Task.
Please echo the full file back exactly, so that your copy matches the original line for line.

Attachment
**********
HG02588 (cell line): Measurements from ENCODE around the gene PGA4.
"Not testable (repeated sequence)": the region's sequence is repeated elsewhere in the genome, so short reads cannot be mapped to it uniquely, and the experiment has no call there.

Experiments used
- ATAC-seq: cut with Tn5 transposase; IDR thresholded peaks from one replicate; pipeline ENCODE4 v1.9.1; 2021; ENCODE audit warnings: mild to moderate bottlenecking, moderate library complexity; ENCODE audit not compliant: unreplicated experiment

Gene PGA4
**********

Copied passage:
HG02588 (cell line): Measurements from ENCODE around the gene PGA4.
"Not testable (repeated sequence)": the region's sequence is repeated elsewhere in the genome, so short reads cannot be mapped to it uniquely, and the experiment has no call there.

Experiments used
- ATAC-seq: cut with Tn5 transposase; IDR thresholded peaks from one replicate; pipeline ENCODE4 v1.9.1; 2021; ENCODE audit warnings: mild to moderate bottlenecking, moderate library complexity; ENCODE audit not compliant: unreplicated experiment

Gene PGA4